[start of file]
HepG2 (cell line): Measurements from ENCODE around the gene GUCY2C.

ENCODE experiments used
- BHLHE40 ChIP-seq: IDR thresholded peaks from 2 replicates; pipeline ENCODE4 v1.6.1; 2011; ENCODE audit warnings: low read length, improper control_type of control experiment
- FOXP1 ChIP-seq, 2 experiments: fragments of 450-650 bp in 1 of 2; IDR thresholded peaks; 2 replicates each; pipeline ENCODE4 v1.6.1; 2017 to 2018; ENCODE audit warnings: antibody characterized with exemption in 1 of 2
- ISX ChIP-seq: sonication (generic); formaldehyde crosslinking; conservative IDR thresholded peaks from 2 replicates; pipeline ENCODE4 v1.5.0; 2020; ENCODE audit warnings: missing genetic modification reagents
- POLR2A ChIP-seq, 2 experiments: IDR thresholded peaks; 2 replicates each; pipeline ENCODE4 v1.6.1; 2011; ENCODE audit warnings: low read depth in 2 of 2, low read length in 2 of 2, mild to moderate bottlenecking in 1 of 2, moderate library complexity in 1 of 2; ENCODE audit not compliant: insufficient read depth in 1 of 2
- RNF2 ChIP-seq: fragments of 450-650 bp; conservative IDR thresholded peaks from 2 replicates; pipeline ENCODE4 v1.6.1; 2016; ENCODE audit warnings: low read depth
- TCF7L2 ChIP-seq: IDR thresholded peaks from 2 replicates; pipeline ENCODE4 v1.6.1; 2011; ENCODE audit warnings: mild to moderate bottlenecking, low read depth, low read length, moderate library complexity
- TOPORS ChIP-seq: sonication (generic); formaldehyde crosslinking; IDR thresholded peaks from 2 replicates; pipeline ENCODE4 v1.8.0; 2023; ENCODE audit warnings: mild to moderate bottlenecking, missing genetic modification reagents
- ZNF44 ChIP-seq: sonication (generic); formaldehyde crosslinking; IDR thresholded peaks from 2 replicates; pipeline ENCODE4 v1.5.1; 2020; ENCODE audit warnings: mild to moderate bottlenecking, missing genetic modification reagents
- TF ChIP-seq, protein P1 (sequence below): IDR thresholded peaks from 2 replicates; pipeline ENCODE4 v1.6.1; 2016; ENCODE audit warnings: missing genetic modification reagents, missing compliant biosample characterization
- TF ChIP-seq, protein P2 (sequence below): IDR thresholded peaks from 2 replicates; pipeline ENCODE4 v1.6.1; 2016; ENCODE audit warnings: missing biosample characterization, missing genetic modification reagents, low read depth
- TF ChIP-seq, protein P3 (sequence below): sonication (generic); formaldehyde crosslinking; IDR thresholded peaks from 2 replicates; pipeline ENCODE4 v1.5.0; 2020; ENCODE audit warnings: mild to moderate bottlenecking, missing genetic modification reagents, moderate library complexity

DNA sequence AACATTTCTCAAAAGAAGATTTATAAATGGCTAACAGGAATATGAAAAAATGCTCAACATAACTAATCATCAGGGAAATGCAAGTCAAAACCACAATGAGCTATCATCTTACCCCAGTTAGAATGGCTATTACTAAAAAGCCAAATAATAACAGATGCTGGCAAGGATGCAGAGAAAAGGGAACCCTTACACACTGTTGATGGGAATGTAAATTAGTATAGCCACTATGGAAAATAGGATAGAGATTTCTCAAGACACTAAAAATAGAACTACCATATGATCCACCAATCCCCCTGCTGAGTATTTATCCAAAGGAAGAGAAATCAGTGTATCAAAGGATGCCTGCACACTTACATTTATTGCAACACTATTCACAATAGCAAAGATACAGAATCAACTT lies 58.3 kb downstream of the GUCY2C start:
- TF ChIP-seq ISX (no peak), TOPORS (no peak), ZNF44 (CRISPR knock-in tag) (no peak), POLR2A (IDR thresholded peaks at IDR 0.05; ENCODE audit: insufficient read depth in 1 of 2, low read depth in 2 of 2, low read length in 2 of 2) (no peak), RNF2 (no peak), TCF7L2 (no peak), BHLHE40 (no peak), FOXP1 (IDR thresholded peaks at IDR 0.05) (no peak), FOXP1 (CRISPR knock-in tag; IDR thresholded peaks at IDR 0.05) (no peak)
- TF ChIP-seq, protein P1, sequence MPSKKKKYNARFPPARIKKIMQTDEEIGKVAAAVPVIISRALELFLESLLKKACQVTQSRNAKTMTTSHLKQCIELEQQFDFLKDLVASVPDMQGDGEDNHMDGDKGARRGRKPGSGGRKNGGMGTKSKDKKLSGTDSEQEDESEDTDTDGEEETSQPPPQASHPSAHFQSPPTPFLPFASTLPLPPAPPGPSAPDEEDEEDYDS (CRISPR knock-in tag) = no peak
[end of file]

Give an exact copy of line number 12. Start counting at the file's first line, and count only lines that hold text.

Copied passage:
- TF ChIP-seq, protein P2 (sequence below): IDR thresholded peaks from 2 replicates; pipeline ENCODE4 v1.6.1; 2016; ENCODE audit warnings: missing biosample characterization, missing genetic modification reagents, low read depth